Dec 1, 2010 | Marmot, Winter 2010

Ski Club Teaches Life Skills

Physical education and a healthy lifestyle fosters self-confidence through recreational and competitive sport activities.

To many, Mount Washington Ski Club is the epitome of alpine ski racing. In the past 29 years the Club has built a reputation for training that extends beyond the borders of British Columbia.

But what if you don’t want to race? The Club is still a great place to learn the sport without the competition, says Head Coach John Trimmer. “It’s an opportunity to learn in a fun team environment that accepts and challenges (skiers),” he said.

The Club starts its young skiers with the Nancy Greene Ski League, for five- to 10-year-olds. The philosophy of the Nancy Greene program is to encourage participation, interaction and the development of technical skills in an exciting and motivating atmosphere without the pressures of intense competition.

“Progression through a quality program like the Nancy Greene Ski League gives them the skills to reach new heights,” he said.

Mount Washington Ski Club has a competitive and a non-competitive stream, Trimmer said. “Children as young as four can join our Club and start learning the proper techniques and physical literacy that will allow them to become great all-mountain skies in all terrain and snow conditions.”

When kids turn 11 years old, the Ski Club’s program splits to a competitive racing stream (Kinder 1 and 2 and Junior) and non-competitive stream called All Mountain Skiers (AMS).

The All Mountain Skiers program helps kids set clear goals for skill development with ski instruction from certified coaches. The program runs Sundays for 14 weeks from January until April, and included a two-day ski camp and coaching on a two-day field trip to Mt. Cain.

In addition, families with children in the All Mountain Skiers program are allowed to use the Club’s cabin, which includes a full kitchen, and participate in club socials.

There are other reasons to enroll your children in the Mount Washington Ski Club, says Trimmer, not the least of which is promoting a healthy lifestyle.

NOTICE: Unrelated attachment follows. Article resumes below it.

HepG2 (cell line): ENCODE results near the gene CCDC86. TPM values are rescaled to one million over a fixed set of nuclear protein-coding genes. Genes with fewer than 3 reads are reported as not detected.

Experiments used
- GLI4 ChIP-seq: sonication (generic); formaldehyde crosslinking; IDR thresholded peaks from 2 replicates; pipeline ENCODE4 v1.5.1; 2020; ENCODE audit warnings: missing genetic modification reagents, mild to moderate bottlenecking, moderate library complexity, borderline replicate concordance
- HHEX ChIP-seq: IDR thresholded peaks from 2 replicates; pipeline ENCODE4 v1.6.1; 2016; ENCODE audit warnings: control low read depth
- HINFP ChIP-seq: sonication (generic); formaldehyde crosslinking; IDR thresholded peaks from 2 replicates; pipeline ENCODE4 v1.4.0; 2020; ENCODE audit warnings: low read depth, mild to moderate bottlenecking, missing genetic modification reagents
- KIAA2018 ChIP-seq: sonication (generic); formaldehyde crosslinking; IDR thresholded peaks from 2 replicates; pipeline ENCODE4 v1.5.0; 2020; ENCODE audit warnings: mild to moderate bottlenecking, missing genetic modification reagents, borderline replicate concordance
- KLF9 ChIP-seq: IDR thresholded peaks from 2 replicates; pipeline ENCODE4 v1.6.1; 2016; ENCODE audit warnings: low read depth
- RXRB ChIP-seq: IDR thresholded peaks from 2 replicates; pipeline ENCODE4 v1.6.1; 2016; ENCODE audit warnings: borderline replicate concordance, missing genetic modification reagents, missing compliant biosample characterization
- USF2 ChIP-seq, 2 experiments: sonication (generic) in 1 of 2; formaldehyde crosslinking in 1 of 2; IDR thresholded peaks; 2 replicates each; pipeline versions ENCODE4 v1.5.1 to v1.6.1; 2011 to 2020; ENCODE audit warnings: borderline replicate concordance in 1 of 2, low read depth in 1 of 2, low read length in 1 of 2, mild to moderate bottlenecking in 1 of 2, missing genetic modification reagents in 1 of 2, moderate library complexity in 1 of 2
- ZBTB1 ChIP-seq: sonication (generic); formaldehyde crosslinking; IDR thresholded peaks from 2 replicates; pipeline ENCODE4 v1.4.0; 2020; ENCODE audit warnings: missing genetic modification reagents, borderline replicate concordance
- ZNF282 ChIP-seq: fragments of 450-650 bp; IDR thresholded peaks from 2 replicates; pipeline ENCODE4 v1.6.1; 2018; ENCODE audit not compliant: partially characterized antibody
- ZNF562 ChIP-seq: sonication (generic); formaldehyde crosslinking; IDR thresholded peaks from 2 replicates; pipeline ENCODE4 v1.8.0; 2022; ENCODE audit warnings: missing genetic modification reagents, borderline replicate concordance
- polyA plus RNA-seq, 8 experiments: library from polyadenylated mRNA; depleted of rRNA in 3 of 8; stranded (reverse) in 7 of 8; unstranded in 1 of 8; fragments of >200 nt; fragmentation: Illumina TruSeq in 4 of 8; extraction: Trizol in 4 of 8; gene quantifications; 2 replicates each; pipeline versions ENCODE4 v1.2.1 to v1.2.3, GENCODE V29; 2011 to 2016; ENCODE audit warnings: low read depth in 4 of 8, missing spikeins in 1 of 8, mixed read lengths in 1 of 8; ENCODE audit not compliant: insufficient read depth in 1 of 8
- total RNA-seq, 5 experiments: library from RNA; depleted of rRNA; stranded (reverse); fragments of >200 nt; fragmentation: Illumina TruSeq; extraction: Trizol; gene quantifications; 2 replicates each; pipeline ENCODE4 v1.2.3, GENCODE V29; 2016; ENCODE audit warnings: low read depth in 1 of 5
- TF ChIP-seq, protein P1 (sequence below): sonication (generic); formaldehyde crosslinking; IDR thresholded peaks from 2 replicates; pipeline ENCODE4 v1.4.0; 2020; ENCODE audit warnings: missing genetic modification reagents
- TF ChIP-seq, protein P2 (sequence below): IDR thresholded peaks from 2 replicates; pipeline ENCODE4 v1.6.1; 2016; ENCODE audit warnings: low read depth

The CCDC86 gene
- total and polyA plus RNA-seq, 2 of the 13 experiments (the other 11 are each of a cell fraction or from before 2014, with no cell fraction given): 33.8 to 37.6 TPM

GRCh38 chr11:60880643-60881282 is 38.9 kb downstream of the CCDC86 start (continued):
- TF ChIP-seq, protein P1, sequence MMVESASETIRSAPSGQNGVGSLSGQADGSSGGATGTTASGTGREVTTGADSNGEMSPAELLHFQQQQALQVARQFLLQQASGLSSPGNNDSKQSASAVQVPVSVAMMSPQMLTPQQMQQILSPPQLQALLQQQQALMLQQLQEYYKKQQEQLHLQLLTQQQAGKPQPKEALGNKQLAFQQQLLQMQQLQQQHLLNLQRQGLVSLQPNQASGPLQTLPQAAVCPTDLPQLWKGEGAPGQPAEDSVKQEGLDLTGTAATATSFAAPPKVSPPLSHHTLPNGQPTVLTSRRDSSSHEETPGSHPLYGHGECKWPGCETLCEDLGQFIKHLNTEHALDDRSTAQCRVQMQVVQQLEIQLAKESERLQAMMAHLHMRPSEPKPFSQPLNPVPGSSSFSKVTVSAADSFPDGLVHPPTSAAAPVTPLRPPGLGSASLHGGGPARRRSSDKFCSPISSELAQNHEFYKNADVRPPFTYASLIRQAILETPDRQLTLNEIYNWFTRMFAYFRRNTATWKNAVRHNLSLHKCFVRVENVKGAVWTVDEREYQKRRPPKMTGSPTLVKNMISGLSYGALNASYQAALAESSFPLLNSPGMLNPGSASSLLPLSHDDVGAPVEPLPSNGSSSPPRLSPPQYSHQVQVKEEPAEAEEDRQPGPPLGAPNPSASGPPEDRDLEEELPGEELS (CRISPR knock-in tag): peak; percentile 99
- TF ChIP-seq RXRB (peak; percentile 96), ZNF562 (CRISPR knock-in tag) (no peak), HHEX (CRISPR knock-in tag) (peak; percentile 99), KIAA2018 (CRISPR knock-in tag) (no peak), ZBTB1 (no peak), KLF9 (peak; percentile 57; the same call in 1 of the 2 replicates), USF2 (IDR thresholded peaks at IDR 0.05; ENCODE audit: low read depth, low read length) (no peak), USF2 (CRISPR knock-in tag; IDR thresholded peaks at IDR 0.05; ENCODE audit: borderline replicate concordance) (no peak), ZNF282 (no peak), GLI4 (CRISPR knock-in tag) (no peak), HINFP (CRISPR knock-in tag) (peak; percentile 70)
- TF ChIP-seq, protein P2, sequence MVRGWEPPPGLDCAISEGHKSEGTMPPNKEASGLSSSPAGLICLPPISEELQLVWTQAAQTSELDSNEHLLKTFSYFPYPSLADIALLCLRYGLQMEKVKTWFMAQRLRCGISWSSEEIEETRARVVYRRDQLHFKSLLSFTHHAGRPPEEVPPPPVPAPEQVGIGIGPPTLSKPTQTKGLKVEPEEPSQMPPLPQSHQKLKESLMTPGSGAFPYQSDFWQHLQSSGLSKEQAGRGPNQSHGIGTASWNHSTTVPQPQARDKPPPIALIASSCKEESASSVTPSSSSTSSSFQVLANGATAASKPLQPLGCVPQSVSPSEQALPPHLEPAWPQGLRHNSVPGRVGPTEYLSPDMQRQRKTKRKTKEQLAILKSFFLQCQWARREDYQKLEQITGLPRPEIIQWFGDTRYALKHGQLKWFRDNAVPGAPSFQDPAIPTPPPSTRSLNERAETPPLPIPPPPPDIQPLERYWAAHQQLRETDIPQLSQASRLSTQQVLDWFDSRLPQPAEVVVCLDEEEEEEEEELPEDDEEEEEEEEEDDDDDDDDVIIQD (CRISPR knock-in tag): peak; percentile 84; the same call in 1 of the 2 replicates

“Children who are physically educated feel confident,” he said. “They are encouraged to build confidence and skills through competitive and recreational sport activity. They will enjoy overall health benefits by developing greater physical literacy, which encourages them to be more physically active throughout their lives.”
Increased activity, he added, reverses the current trends in childhood and adult obesity and cardiovascular disease.

Children enrolled in ski club programs learn ski safety, co-operation, independence, listening skills, goal setting, self-confidence, group learning and task-focused activities. “And it’s fun,” he said.
Racers in the Mount Washington Ski Club had the opportunity to train abroad in October, when Head Coach John Trimmer took a handful of them to Austria.

Trimmer has taken club members to a ski academy atop a glacier in Austria in the past, and this year was the same, with an added bonus, a side trip to a World Cup event in Solden, Austria.

Trimmer took eight skiers to Austria for some early-season training, because there is no snow at that time in Canadian mountains. “It’s an opportunity for a few more days on snow.”

Trimmer has never been able to line up the trip with a World Cup event in the past, so this trip was especially exciting. “So many of the top athletes come from that area,” he said.

While World Cup alpine events at Lake Louise in Alberta may draw 3,000 spectators, a similar event in Austria draws much more and creates a different kind of excitement.

“The day we were there, there were 14,000 people,” Trimmer said. “It would be kind of like going to the Olympic hockey game here. It’s quite amazing.”

For more information on the Mount Washington Ski Club visit their website: and browse the links for various programs.

For information on the All Mountain Skiers program, please e-mail co-ordinator Jane Pegg at for more information.

More from this Issue